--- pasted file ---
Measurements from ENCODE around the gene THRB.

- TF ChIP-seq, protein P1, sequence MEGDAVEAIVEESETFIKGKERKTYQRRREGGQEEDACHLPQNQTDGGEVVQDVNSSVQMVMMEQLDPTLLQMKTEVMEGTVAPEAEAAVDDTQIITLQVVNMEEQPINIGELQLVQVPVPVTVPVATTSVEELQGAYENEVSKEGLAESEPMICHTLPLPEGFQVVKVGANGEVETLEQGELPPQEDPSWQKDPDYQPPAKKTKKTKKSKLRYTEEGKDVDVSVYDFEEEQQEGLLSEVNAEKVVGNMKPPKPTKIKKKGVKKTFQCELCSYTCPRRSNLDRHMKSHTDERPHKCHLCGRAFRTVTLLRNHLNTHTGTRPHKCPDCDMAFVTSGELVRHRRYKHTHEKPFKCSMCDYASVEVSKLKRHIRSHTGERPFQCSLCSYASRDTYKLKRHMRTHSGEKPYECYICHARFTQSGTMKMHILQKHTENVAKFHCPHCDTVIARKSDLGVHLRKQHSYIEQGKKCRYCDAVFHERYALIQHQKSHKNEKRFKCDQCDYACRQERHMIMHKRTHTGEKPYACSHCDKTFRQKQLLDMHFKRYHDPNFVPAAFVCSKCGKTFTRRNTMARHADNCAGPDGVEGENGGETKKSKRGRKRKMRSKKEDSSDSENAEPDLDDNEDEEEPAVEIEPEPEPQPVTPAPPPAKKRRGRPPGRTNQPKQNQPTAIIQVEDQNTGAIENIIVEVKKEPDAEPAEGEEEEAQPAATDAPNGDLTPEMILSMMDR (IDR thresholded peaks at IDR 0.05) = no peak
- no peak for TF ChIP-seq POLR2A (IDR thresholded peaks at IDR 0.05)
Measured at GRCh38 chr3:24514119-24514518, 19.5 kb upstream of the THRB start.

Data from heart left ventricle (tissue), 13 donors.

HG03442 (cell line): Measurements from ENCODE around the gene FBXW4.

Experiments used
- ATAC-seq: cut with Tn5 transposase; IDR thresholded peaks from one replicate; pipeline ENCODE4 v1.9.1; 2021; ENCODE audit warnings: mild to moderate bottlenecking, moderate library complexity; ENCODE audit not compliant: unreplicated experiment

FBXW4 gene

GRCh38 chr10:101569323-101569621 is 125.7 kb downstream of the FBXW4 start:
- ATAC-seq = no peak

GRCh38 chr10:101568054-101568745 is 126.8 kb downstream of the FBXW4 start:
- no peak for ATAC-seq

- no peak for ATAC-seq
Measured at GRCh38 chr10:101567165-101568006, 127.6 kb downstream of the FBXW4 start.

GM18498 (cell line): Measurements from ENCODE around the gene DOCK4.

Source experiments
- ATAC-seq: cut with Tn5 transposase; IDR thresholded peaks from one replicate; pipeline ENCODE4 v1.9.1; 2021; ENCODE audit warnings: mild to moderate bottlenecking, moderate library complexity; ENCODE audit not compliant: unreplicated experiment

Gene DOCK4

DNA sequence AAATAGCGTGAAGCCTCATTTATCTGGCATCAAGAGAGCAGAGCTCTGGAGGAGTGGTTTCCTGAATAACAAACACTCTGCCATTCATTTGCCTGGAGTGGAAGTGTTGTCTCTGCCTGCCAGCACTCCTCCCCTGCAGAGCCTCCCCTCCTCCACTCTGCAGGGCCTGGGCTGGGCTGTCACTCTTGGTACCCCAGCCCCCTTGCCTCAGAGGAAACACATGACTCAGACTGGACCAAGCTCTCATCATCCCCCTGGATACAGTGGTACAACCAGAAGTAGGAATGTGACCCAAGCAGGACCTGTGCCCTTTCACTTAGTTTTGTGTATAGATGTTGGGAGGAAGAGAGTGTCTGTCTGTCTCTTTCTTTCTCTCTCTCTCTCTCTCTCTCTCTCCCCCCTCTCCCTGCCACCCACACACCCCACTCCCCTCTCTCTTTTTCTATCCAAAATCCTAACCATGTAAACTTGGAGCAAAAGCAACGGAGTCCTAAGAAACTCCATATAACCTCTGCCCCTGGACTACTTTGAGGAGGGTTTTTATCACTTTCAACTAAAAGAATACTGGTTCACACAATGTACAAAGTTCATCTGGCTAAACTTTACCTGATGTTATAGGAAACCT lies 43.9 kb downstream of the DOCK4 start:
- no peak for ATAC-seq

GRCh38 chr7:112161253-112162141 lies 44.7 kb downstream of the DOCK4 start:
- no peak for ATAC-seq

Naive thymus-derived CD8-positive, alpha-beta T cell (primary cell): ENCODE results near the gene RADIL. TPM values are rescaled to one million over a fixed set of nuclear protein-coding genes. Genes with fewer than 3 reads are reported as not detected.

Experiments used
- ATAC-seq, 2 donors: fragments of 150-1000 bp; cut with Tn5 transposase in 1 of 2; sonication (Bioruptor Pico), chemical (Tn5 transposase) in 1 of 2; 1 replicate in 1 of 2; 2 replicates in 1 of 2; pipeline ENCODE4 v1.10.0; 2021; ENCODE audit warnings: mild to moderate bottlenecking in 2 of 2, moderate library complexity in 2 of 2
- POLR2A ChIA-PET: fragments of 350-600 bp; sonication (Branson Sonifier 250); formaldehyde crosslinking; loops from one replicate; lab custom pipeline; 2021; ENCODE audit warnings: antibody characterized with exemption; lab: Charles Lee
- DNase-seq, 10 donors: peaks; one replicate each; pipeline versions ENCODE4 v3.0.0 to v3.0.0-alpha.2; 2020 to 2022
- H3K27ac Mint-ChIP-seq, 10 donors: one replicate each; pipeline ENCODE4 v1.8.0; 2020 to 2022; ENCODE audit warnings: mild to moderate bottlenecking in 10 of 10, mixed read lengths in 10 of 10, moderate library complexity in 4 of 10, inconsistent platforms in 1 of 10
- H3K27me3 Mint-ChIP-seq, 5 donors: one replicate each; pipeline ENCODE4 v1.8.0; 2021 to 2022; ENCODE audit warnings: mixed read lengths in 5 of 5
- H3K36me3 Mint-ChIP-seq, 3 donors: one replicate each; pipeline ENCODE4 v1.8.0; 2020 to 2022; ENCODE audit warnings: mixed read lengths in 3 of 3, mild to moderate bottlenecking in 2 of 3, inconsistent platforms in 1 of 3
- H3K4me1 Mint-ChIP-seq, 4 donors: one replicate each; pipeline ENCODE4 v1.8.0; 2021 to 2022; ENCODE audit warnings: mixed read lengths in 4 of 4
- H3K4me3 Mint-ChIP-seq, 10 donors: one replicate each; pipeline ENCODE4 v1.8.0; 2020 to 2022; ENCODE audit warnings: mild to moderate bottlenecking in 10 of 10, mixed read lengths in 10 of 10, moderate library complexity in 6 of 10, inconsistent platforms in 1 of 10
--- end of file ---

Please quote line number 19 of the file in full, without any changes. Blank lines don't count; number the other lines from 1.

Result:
Gene DOCK4